Friday, September 2, 2016

Concept to Completion: Editor

Since this is a holiday weekend we are posting a little early. Have a great Labor Day!

This series of Concept to Completion started during a Skype session with Editor Kelly Delaney. I took a class with her and invested in the one-on-one session. (SO WORTH IT.) I asked just how many hands are on a picture book from writing to reader.  You know what I found out? WAY MORE THAN I IMAGINED.

Today I’m happy to introduce Kelly Delaney, Associate Editor at Alfred A. Knopf Booksfor Young Readers.

Thank you for coming out today, Kelly. So we all want to know, what exactly does an editor do for picture book manuscripts?

Editors work with authors to make the text as clear, concise, and engaging as possible. We also work with the design department to select an illustrator and, with the book’s designer, act as the go-between with the illustrator and author as the sketches and final art are developed.

After the text and illustrations are on their way, we present the book to the rest of the company—sales, marketing, publicity, subrights, etc.—and work with them to make sure the book finds its way into the hands of readers who will treasure it. There are a million little details in between, but that’s the gist of it!

That’s a lot of people you have to deal with! What happens when you fall in love with a picture book manuscript?

Usually I take the manuscript to an editorial meeting to solicit feedback from colleagues about its quality and, more importantly, its marketability (just because I love something doesn’t mean it will sell). If we’re in agreement that it’s worth acquiring, I fill out a form and a spreadsheet detailing how much I think it will sell and why, based on its sales hooks and comparative titles. I use those details to craft an offer, and present it to the book’s agent.

Do you ever have to fight for a story you love?

Yes. Sadly, not everything with great writing is marketable, and publishing is a business. I’ve often gone back to an author and asked them if they’d be willing to revise based on my editorial feedback in an attempt to bring it to where it needs to be. Sometimes this leads to an acquisition, but often I do just need to let a book go. That’s never easy, but in that situation I’ll usually tell the author (or agent, more likely) that I’d love to see more work from them in the future.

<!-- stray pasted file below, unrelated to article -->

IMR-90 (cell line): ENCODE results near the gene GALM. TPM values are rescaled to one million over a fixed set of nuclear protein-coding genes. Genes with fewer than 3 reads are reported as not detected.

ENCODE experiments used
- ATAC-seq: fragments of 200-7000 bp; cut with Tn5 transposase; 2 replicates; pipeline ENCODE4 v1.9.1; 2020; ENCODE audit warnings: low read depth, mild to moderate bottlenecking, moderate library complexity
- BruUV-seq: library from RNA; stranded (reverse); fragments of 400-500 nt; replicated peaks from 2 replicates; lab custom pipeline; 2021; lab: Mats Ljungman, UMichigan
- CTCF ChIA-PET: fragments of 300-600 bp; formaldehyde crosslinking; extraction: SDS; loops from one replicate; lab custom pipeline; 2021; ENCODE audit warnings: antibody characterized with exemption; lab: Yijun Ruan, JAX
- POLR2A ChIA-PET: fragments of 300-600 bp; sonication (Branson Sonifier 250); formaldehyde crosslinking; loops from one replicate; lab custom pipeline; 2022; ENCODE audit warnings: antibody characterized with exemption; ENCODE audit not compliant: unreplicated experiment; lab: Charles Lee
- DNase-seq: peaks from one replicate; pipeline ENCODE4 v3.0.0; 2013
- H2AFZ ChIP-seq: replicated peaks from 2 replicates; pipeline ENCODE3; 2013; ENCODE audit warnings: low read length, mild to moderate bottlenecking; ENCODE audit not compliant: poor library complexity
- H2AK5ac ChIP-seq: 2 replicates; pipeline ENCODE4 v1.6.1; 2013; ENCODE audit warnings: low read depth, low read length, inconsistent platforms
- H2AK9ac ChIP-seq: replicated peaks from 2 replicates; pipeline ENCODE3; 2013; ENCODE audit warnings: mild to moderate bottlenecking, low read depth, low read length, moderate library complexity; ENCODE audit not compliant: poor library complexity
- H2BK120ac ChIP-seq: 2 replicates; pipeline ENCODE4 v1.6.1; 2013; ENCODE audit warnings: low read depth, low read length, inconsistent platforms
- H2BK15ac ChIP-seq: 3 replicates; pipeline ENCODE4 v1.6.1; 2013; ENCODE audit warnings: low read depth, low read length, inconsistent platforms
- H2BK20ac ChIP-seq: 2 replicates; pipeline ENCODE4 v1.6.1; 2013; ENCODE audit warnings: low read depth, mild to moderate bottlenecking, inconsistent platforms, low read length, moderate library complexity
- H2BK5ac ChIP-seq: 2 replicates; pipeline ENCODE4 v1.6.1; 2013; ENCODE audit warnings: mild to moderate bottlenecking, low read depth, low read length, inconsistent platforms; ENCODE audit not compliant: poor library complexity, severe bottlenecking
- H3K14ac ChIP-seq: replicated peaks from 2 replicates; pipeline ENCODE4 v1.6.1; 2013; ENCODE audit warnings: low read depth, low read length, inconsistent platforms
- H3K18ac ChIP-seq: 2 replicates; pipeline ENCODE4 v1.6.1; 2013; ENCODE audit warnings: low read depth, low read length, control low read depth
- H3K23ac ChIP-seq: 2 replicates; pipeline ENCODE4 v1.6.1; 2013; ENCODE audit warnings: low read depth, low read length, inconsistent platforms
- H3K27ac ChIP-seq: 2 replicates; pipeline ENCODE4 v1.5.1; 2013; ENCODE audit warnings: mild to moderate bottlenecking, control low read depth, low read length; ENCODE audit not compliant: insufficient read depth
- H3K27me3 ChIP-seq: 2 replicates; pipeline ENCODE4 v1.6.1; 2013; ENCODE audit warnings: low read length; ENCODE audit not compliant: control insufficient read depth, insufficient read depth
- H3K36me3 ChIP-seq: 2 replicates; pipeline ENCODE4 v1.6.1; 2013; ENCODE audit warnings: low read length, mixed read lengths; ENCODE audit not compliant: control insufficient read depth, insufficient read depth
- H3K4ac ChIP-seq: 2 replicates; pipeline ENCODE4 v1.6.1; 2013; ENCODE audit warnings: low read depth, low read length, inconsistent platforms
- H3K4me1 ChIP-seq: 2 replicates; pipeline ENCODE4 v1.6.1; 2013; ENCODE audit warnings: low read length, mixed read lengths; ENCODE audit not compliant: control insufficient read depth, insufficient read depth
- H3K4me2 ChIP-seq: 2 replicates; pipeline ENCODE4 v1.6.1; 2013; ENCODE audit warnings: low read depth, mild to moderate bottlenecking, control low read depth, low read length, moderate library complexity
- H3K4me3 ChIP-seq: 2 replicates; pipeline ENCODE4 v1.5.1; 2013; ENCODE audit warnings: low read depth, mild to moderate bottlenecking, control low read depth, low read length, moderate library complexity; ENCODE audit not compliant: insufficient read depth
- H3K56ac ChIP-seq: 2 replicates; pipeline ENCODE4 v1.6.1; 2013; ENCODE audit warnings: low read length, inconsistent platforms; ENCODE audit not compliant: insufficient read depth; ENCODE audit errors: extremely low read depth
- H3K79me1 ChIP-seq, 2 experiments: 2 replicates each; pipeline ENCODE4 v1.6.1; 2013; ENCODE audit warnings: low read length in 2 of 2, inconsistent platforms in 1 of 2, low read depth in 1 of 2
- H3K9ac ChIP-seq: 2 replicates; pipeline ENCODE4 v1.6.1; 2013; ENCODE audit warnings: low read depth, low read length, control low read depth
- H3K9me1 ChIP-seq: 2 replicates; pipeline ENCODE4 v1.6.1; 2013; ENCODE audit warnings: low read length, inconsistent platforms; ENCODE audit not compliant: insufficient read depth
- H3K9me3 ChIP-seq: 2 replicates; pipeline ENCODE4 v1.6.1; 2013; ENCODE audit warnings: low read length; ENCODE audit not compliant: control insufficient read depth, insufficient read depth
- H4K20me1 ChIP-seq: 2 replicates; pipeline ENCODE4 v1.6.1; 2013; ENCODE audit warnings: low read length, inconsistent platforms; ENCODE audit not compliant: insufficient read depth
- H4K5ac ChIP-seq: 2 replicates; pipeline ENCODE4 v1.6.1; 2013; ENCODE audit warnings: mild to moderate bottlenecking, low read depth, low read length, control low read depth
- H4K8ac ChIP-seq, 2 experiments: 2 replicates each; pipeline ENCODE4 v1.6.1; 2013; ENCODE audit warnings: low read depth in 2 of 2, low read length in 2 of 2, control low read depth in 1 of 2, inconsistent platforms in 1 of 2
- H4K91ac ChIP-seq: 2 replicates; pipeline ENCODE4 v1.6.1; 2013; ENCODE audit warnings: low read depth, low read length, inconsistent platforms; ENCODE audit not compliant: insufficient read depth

How long do you edit a picture book or, a better question may be, what were the shortest and longest periods of time you spent editing a picture book?

I’m working on a book now that is ready for copyediting a week after I signed it up! The edits were very spare and didn’t require any major restructuring. Other books can take much longer, depending on what needs to be addressed or on the author’s schedule—they may have other projects that take priority, which we’ll factor into the book’s schedule. And of course, more edits may come with the art. It can take anywhere from a few days to a few months, but I’ve never worked on a book that didn’t need any editing at all.


I’ve never worked on a book that didn’t need any editing at all.


That is a great thing to keep in mind. There is always room for improvement. Is there a separate copy editor in your house or do you do the copy editing after the big picture changes are made?

We have a copyediting team that looks at every book several times.

A team?! Wow. Is editing a 9-5 gig or do you find yourself doing editorial work at home?

I read at home a lot. It’s easier to get it done away from email, a busy office, etc. I don’t think I’ve ever brought a picture book home with me, though—just novels.

How much caffeine/sugar/health food of choice is needed to fuel you through your workday?

 I don’t really track my diet in this way, but I usually have an iced coffee in the morning and eat as balanced as I can (though an abundance of treats and snacks in the office seems to be an occupational hazard of working in children’s publishing). My energy is more impacted by how active I am, so I try to work out daily and/or walk to and from work. 

Something we should all try to work into our day. My hair looks like Wally's when I'm done a work out. And you can feel free to share the chocolate in your office. Just sayin'.

So is there anything else you think authors should know?

Remember that revision is a part of the process that doesn’t end when your manuscript is acquired—and that an editor wouldn’t work to revise something with you if they didn’t love it. It’s not an attack on your work, but an attempt to make it as strong as possible so that it will appeal to as many readers as possible. We all have the same goal, which is to get your book into the hands of as many readers as we can!

Also, I’ve talked to a lot of writers who worry about details like how to format a manuscript submission, how art notes should look, and things like that. That should not be a source of stress for you. Be organized and clear, and follow any submission guidelines that exist. The more important part is to focus on your writing and hone your craft. If I love a manuscript, an unnecessary art note is not going to change that.

You heard it here authors and illustrators: Editors are on our team and want the same things for our books as we do.

Thank you so much Kelly for taking time to share your job with us. It’s great to peek behind the curtain and see just how much work, and how many people work, to get a picture book out into the world.

Next time...Art Director

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